Operation Free Sinjar aims to cordon off the town, take control of Islamic State supply routes and establish a buffer zone to protect the town from artillery, a statement from the Kurdish national security council said.
Sinjar is a symbolic and strategic prize, sitting astride the main highway linking the cities of Mosul and Raqqa – Islamic State's bastions in Iraq and Syria. US led coalition air strikes pounded Islamic State-held areas in the town overnight, as around 7,500 Kurdish special forces, peshmerga and Yazidi fighters descended from the eponymous mountain towards the frontline in a military convoy.
Kurdish forces and the U.S. military said the number of Islamic State fighters in the town had increased to nearly 600 after reinforcements arrived in the run-up to the offensive, which has been expected for weeks but delayed by weather and friction between various Kurdish and Yazidi forces in Sinjar.
The offensive is being personally overseen by Kurdistan regional President Massoud Barzani, who is also head of the Kurdistan Democratic Party (KDP), which other groups in the area accuse of seeking to monopolise power.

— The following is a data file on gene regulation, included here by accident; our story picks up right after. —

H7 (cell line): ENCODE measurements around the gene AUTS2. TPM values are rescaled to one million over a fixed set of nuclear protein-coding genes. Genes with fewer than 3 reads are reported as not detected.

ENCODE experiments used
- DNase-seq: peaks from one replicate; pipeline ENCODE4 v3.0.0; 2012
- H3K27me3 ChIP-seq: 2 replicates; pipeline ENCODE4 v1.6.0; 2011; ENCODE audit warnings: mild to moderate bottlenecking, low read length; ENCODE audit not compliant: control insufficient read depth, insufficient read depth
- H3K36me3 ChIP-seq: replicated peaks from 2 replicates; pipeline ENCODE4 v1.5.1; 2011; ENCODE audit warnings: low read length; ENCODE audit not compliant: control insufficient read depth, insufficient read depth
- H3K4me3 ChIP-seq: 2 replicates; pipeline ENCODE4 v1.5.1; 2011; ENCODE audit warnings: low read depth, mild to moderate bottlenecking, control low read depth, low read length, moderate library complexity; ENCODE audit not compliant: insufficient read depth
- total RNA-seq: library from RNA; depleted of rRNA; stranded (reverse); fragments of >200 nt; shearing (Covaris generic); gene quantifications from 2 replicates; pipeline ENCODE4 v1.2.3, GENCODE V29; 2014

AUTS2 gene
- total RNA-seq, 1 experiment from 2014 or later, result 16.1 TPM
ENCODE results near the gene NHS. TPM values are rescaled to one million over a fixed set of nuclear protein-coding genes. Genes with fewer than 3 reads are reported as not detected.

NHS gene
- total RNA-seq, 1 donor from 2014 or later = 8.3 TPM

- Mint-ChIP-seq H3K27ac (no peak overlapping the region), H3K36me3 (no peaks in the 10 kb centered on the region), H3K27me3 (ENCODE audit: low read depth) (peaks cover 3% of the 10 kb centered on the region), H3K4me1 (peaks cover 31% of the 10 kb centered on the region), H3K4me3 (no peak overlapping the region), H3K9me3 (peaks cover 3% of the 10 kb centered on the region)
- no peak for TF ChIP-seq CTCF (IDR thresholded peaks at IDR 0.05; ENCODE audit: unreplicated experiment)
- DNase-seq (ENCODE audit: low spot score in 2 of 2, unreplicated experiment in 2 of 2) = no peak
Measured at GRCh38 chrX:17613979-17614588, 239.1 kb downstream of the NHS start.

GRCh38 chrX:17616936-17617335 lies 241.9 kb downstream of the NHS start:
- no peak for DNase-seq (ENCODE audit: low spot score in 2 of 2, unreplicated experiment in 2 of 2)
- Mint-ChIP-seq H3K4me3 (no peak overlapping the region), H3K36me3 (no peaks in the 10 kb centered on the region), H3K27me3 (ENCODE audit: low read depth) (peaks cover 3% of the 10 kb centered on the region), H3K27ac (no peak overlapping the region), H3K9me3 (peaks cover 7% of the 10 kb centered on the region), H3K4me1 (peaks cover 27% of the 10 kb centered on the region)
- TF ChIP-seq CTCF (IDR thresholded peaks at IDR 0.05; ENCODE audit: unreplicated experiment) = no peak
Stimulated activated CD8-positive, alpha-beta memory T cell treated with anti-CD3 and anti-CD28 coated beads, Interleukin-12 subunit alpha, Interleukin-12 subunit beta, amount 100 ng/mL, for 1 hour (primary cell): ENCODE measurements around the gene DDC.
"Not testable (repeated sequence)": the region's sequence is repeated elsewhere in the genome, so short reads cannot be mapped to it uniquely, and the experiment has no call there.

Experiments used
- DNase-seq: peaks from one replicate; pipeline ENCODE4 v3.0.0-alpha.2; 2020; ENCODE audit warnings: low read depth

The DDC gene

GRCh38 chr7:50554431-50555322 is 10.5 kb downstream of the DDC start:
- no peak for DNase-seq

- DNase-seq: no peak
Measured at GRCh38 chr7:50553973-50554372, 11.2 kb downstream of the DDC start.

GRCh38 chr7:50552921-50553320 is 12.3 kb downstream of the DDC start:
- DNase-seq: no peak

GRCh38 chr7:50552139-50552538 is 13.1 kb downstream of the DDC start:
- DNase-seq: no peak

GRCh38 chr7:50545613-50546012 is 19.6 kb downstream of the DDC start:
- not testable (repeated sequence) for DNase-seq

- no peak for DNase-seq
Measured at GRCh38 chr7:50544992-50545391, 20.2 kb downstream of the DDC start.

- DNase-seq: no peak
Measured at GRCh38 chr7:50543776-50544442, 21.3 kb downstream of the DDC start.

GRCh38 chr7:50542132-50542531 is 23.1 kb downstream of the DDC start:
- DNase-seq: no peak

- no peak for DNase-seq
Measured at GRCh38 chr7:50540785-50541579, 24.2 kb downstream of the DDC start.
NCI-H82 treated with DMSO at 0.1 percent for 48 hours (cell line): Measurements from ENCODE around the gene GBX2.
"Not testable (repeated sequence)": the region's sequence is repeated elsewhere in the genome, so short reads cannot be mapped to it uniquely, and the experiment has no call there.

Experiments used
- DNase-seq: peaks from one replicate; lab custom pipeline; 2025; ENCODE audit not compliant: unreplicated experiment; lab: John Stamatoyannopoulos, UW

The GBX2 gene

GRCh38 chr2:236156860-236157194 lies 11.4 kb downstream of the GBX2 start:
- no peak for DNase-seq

Many Yazidis lost faith in the KDP when its forces failed to protect them from Islamic State militants, who consider them devil worshipers, when the group attacked Sinjar in August 2014, systematically slaughtering, enslaving and raping thousands of them.
A Syrian affiliate of the Kurdistan Workers' Party (PKK) came to the rescue, evacuating thousands of Yazidis stranded on Sinjar mountain and establishing a permanent base there. Near the frontlines on Thursday, a Kurdish officer stood behind a wall of sandbags. Sinjar, about 300 metres (980 feet)away, could be seen through a gap in a rampart.

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